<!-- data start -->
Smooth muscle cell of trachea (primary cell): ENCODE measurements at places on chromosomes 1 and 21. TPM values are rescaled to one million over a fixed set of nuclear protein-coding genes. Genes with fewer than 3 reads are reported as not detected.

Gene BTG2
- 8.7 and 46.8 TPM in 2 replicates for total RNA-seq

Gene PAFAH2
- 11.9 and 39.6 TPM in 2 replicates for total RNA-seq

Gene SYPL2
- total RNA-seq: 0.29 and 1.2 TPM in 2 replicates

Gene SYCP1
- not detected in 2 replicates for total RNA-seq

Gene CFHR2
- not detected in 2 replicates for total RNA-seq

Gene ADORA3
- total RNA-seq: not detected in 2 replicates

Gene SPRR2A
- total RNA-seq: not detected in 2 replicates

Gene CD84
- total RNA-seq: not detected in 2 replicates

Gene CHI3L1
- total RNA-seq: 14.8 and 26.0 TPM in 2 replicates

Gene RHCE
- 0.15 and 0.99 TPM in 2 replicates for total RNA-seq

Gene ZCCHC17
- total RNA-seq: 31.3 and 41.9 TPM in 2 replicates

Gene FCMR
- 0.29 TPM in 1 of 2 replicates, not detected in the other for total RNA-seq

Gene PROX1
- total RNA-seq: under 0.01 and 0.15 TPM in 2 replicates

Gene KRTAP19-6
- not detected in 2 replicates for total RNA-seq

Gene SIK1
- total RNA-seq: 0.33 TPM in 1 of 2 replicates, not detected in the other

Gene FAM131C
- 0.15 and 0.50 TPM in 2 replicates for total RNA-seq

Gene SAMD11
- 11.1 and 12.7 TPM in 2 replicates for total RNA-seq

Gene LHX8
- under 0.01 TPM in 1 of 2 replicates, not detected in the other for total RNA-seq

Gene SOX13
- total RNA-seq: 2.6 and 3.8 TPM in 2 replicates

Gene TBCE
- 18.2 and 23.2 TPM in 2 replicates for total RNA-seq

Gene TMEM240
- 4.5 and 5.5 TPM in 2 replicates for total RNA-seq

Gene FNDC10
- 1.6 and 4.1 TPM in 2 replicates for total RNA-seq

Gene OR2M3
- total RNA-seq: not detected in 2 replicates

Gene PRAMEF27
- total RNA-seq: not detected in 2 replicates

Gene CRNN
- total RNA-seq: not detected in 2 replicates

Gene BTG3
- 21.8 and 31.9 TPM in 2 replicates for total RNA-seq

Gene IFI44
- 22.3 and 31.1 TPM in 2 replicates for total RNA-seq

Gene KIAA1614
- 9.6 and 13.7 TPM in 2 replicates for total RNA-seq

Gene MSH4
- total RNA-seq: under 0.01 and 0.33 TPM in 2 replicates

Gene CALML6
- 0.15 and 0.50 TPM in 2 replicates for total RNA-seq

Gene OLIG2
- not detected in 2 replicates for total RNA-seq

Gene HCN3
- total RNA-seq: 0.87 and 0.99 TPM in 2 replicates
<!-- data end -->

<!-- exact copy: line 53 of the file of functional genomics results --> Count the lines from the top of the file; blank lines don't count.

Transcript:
- 21.8 and 31.9 TPM in 2 replicates for total RNA-seq